Youth Sports Worry About Weathering Pandemic, and Future Play

“First, there is not going to be that kind of discretionary income out there,” said Dave Brown, who owns Basketball Stars of New York, which fields teams and camps for about 5,000 children. “And then, do you think private schools are going to rent me a gym to hold a camp for 60 kids in this environment?”

Indeed, until perhaps a vaccine is developed, some parents are going to reconsider letting their children play sports where proximity and contact are unavoidable. This perhaps presents an opening for individual sports like swimming and diving, golf and tennis, where athletes can be farther apart from one another.

Still, for youth sports operators, success is predicated on planning — venues need to be booked, coaches and officials hired, participant fees set and collected. When the lights go off in buildings, however, that structure and profits disappear. Next comes a feeling of helplessness.

Jerry Ford, the president of Perfect Game, said he has postponed “hundreds” of baseball tournaments and showcases. The company, an amateur baseball and softball scouting behemoth, hosts more than 1,000 events annually, the bulk of them over the summer months. With 100 full-time employees and thousands of part-time employees in flux, Ford said all he can do is wait and hope.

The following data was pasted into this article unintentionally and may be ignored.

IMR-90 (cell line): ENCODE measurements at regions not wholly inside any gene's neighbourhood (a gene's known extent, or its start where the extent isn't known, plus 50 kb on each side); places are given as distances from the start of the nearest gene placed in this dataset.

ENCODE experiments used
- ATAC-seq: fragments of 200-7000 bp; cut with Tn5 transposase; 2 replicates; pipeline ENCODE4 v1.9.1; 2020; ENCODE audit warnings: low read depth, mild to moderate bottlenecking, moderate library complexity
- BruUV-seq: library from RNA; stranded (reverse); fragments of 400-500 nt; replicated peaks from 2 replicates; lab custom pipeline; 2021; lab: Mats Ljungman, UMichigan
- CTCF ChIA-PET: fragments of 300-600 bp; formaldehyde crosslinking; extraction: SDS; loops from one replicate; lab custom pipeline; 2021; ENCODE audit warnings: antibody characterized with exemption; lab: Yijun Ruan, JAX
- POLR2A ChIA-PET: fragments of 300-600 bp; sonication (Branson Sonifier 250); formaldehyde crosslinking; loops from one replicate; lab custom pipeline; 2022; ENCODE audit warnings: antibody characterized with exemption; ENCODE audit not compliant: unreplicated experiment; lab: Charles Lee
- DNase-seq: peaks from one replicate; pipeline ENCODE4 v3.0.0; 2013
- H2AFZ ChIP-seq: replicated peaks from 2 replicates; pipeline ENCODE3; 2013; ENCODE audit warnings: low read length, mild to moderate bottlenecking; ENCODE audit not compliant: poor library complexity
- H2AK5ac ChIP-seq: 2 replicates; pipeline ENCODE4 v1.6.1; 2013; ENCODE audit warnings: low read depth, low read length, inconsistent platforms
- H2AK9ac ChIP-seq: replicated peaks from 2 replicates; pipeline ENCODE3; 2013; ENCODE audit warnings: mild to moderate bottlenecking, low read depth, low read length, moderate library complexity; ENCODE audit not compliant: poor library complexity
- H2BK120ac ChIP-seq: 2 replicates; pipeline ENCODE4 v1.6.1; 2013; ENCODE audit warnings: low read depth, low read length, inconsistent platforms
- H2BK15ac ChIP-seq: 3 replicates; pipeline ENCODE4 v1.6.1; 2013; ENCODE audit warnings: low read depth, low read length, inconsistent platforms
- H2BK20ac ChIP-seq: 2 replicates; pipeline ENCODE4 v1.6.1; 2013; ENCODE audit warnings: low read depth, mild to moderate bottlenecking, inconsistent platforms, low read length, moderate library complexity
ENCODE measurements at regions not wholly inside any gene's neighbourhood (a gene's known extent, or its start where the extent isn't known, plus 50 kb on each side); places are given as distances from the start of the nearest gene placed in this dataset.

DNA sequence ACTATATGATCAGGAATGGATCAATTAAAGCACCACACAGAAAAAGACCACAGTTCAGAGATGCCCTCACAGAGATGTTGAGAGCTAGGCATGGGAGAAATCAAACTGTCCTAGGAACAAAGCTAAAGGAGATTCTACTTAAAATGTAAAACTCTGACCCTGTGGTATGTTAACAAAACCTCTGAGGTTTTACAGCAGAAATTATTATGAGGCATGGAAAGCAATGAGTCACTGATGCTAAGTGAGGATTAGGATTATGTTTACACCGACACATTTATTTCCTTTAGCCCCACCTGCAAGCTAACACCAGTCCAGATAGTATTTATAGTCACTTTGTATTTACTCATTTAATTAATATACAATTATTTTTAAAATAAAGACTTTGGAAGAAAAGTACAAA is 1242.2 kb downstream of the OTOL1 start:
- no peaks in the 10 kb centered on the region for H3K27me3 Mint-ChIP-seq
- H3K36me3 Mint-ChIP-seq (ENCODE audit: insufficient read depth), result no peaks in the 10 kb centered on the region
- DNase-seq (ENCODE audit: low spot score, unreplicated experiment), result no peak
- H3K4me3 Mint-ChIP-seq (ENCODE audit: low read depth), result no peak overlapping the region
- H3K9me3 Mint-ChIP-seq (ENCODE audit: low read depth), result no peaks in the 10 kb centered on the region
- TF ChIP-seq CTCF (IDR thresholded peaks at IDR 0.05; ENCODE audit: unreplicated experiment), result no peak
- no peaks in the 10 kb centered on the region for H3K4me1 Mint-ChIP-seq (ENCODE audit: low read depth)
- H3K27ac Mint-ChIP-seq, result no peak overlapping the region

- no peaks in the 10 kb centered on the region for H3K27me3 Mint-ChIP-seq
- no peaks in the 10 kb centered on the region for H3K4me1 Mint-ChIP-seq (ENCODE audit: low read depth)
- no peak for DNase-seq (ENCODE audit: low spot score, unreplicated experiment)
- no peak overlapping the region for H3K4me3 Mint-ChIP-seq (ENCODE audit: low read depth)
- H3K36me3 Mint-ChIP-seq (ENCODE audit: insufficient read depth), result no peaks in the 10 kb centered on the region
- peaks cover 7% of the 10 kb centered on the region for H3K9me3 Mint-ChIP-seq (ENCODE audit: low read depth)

“It’s a mess — devastating,” said Ford, who founded the company in Cedar Rapids, Iowa. “There are going to be certain people not traveling anywhere this year and some that would be traveling right now if you’d let them. All we can do is be ready to go when this thing lifts.”

With a summer lacrosse season looking increasingly impossible to conduct, Boyle and his nine other full-time employees are trying to stay busy, amused and on brand by producing Trilogy Lacrosse Theater on their YouTube channel and uploading inspirational posts on their Instagram.

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